Codger has mixed feelings about Christmas.
He dislikes the marketing that turns grandchildren as greedy as Wall Street hustlers, but he likes much of the music and he loves the lights. Driving around the Island at night last week, he watched houses blink on, although it seemed as though there were fewer than in recent years. He wondered if hope was flickering in reaction to the incoming national administration.
Or maybe people were conserving energy in response to climate change. That would be good. But Codger still missed his memory of dazzling displays on rooftops of Santa and reindeer in full flight, of groves of trees festooned in garlands of shimmering colors and window panes winking come on-a my house. Of course, like many old men, Codger may just have been fantasizing a more luminous past.
Still, there were blazing houses that made Codger stop and back up for a longer look. On the corner of Brander and Petticoat, he spotted a house bathed in floating blue fireflies, a soothing fairyland. On Stearns Point Road, the bed and breakfast called Seven is surrounded on one side by soothingly crystal cool lights. Then there is the lollapalooza on North Cartwright, a riot of small inflatable Santas in planes, sleighs and, memorably, an outhouse.
One night, coming home circuitously from FIT to give Crone time to re-heat his evening gruel, Codger drove through the haunted corridors of Dering Harbor, past its great hollow mansions, their trees and bushes muffled in tan overcoats, staring at him through blank windows. There were no lights in Dering Harbor, except those that warn lurkers like Codger that he doesn’t live there and should leave. Even Village Hall had just discreet lines of green bulbs. Town buildings in greater Shelter Island, including police headquarters and Justice Hall, were lit for welcome.
There were more light shows in HiLo than along Westmoreland, many more in Silver Beach than Hay Beach or Ram Island. Codger is not qualified to make sociological pronouncements, so he offers no explanations. It’s possible, of course, that the more riches you have to plunder, the less likely you might be to call attention to your house. Also, why light up if no one’s home?
The emptiness of so many Island houses at a time when the political discussions here are so much about houses, their size, their affordability, their rental restrictions, makes Codger pensive. One would have to be a communist to even think how many people could live on the Island for at least nine months of the year in all the empty houses. It was Donald J. Trump, after all, who once tried to scare rental tenants out of a building on Manhattan’s Central Park South that he wanted to upgrade by threatening to move homeless men into empty apartments. After years of litigation, the renters won.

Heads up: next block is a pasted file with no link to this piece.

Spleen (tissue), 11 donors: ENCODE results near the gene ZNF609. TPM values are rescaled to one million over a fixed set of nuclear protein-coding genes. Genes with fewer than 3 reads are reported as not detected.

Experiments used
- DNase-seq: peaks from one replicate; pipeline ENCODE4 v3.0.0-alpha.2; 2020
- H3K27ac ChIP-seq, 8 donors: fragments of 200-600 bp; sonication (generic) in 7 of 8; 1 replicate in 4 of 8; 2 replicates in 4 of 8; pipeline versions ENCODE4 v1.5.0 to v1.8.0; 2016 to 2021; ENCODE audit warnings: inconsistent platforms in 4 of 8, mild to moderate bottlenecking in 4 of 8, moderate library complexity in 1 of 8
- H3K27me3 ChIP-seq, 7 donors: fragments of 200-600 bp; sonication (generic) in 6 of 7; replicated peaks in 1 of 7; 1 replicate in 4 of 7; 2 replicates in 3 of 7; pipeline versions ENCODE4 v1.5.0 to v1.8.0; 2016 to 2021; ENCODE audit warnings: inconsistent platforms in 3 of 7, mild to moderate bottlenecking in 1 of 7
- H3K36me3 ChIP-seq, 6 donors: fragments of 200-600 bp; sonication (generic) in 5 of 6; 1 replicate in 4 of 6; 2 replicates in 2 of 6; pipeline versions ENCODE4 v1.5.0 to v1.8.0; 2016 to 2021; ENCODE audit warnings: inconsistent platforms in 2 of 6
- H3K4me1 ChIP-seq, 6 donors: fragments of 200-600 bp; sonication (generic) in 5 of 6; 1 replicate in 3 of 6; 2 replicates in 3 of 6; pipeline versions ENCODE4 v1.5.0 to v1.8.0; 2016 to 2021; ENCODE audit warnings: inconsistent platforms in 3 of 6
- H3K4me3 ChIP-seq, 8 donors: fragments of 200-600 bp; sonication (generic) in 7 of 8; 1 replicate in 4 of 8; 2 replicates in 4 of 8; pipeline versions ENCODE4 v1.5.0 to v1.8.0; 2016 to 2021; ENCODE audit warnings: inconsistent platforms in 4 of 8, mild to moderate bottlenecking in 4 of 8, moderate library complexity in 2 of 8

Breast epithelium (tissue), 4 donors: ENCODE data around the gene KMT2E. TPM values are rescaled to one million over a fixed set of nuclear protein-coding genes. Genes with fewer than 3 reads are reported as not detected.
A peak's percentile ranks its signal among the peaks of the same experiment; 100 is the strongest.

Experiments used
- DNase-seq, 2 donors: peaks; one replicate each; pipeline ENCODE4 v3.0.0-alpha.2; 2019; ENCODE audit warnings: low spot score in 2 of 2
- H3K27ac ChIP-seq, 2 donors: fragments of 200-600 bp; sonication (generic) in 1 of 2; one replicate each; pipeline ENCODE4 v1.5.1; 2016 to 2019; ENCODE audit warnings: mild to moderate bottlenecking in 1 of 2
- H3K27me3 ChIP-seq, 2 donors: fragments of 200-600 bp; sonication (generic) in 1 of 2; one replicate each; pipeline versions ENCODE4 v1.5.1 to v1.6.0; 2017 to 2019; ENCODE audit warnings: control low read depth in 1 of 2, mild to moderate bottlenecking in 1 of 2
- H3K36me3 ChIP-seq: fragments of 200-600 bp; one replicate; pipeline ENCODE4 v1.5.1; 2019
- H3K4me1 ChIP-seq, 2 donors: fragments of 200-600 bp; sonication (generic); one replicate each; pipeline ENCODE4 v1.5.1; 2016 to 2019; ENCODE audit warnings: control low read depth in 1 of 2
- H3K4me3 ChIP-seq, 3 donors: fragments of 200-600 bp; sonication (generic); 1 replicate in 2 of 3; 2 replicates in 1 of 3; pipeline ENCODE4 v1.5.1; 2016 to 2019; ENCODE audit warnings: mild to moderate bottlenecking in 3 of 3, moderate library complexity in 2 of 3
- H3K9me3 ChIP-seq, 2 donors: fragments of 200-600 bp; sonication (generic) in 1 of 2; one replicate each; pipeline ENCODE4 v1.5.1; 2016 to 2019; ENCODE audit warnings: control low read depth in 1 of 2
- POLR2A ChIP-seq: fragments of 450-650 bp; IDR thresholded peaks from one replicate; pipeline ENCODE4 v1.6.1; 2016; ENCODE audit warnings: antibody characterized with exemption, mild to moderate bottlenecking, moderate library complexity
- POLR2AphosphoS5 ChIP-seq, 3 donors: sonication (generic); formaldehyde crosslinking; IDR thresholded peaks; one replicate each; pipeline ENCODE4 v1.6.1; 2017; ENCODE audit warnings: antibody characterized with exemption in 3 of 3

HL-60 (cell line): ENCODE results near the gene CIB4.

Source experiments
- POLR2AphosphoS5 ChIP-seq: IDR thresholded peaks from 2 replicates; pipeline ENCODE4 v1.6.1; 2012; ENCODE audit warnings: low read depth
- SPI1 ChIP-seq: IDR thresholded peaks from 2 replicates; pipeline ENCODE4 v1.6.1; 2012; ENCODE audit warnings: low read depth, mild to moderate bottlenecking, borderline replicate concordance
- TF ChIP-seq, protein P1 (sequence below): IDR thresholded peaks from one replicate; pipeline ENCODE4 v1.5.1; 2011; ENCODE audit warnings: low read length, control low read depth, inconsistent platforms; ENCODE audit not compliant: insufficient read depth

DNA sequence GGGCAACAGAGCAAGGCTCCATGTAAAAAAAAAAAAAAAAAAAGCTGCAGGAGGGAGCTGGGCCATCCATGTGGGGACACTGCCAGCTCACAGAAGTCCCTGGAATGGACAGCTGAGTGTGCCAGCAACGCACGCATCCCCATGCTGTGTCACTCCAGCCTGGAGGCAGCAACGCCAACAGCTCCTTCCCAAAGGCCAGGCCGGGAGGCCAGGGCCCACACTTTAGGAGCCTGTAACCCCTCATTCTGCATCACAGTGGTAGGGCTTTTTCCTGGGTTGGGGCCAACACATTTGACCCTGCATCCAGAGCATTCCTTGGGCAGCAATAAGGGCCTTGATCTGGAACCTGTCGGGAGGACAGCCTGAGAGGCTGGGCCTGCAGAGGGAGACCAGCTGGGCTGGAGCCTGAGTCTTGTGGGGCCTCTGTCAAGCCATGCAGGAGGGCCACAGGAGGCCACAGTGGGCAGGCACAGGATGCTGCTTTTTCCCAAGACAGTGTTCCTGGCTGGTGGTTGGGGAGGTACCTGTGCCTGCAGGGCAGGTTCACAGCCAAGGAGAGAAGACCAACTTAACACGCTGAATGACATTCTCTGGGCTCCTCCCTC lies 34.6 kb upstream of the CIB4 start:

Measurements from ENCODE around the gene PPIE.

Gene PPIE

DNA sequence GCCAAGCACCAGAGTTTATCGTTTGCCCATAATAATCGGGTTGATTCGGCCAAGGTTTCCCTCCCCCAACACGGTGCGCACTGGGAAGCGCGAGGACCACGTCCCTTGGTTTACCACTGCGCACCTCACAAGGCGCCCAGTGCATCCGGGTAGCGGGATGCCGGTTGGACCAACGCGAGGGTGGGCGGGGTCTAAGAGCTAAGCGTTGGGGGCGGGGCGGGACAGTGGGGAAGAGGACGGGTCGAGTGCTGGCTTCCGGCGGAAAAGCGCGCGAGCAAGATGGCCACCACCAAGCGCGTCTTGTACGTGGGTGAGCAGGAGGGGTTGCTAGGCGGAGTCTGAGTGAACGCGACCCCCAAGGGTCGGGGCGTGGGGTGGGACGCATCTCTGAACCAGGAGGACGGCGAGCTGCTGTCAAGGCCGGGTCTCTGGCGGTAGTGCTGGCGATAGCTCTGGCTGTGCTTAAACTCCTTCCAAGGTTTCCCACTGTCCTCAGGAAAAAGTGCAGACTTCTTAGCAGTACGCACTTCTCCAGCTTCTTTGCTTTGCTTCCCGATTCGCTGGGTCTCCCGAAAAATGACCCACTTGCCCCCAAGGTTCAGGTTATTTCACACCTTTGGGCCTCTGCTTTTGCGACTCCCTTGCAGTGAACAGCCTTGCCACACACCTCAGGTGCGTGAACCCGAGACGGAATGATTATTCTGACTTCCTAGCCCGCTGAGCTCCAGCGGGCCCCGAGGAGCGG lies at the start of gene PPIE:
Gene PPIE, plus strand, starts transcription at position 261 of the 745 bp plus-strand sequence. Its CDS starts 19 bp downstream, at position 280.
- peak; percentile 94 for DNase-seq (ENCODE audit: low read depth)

Codger is still suggesting that we look ahead, although marching with Crone last week to a Sag Harbor demonstration by a beautifully-lit windmill and Christmas tree, he found the mood evoked the memory of “Hey, hey, LBJ, how many kids did you kill today?” The actual chant that night was “We reject/ the president-elect.” Soon after, one of the jewels of that downtown, the movie theater, burned down.
There were no lights at the end of Burns Road on the site of what had been St. Gabriel’s Retreat, but there were heavy machinery and piles of dug earth. Opposite one of Codger and Cur’s favorite spots, the sweet little Wayside Picnic Park, gifted to the town by Andrew J. Mitchell in 1970, were two posted signs of the times. There was a permit from the town to demolish five of the accessory buildings, including the chapel (now gone), part of the long untaxed 25 waterfront acres that the Passionist Fathers had sold for a reported $15 million to Pandeion (Pandemonium?) Acquisitions LLC of Central Park West.
There was also a notice of permit for construction from the Department of Environmental Conservation that expires March 29, 2021. Codger chooses to take that as hopeful, a possibility there will still be a Department of Environmental Conservation in the new age of anxiety ahead.
Except in the business districts of the Center and the Heights with their glowing Christmas bushes, especially the lovely display at The Chequit, most roads here on moon-challenged nights are dark, requiring bright beams. That’s not a bad lesson for now — you must keep driving forward, but carefully, and make no assumptions about what’s ahead except for what you can see in your headlights.